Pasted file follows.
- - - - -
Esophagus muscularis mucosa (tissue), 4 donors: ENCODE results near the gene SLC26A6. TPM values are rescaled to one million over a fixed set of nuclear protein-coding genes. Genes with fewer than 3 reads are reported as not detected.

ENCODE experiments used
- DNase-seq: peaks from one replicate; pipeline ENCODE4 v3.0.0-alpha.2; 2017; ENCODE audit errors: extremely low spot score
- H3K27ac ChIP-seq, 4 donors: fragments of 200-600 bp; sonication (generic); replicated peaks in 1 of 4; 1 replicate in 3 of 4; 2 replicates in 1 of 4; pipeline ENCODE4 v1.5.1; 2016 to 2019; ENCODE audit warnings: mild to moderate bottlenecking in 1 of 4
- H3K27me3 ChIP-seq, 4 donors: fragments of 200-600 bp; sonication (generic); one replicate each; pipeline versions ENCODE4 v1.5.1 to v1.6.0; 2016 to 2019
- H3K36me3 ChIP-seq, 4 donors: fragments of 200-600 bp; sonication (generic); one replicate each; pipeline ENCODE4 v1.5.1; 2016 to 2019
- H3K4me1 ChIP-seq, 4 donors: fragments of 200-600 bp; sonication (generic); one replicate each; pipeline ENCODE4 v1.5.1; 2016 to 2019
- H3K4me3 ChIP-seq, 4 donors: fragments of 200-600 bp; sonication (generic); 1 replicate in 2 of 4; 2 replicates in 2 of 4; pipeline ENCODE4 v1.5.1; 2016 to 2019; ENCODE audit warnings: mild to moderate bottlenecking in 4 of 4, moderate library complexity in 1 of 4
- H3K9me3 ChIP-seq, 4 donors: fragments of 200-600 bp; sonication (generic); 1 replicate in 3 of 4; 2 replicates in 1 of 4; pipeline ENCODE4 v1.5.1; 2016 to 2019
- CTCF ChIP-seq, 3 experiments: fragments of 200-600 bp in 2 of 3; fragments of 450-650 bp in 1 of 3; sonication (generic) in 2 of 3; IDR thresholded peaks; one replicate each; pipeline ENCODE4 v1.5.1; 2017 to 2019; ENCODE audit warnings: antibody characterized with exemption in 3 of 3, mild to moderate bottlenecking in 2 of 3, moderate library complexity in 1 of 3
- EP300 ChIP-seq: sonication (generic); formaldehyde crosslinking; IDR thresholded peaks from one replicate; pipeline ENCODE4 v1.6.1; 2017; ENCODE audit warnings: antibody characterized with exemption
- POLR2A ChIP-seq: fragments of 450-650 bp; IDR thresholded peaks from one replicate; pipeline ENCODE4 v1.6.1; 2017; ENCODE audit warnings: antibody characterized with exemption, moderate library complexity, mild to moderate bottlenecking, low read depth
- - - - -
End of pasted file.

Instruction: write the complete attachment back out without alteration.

Esophagus muscularis mucosa (tissue), 4 donors: ENCODE results near the gene SLC26A6. TPM values are rescaled to one million over a fixed set of nuclear protein-coding genes. Genes with fewer than 3 reads are reported as not detected.

ENCODE experiments used
- DNase-seq: peaks from one replicate; pipeline ENCODE4 v3.0.0-alpha.2; 2017; ENCODE audit errors: extremely low spot score
- H3K27ac ChIP-seq, 4 donors: fragments of 200-600 bp; sonication (generic); replicated peaks in 1 of 4; 1 replicate in 3 of 4; 2 replicates in 1 of 4; pipeline ENCODE4 v1.5.1; 2016 to 2019; ENCODE audit warnings: mild to moderate bottlenecking in 1 of 4
- H3K27me3 ChIP-seq, 4 donors: fragments of 200-600 bp; sonication (generic); one replicate each; pipeline versions ENCODE4 v1.5.1 to v1.6.0; 2016 to 2019
- H3K36me3 ChIP-seq, 4 donors: fragments of 200-600 bp; sonication (generic); one replicate each; pipeline ENCODE4 v1.5.1; 2016 to 2019
- H3K4me1 ChIP-seq, 4 donors: fragments of 200-600 bp; sonication (generic); one replicate each; pipeline ENCODE4 v1.5.1; 2016 to 2019
- H3K4me3 ChIP-seq, 4 donors: fragments of 200-600 bp; sonication (generic); 1 replicate in 2 of 4; 2 replicates in 2 of 4; pipeline ENCODE4 v1.5.1; 2016 to 2019; ENCODE audit warnings: mild to moderate bottlenecking in 4 of 4, moderate library complexity in 1 of 4
- H3K9me3 ChIP-seq, 4 donors: fragments of 200-600 bp; sonication (generic); 1 replicate in 3 of 4; 2 replicates in 1 of 4; pipeline ENCODE4 v1.5.1; 2016 to 2019
- CTCF ChIP-seq, 3 experiments: fragments of 200-600 bp in 2 of 3; fragments of 450-650 bp in 1 of 3; sonication (generic) in 2 of 3; IDR thresholded peaks; one replicate each; pipeline ENCODE4 v1.5.1; 2017 to 2019; ENCODE audit warnings: antibody characterized with exemption in 3 of 3, mild to moderate bottlenecking in 2 of 3, moderate library complexity in 1 of 3
- EP300 ChIP-seq: sonication (generic); formaldehyde crosslinking; IDR thresholded peaks from one replicate; pipeline ENCODE4 v1.6.1; 2017; ENCODE audit warnings: antibody characterized with exemption
- POLR2A ChIP-seq: fragments of 450-650 bp; IDR thresholded peaks from one replicate; pipeline ENCODE4 v1.6.1; 2017; ENCODE audit warnings: antibody characterized with exemption, moderate library complexity, mild to moderate bottlenecking, low read depth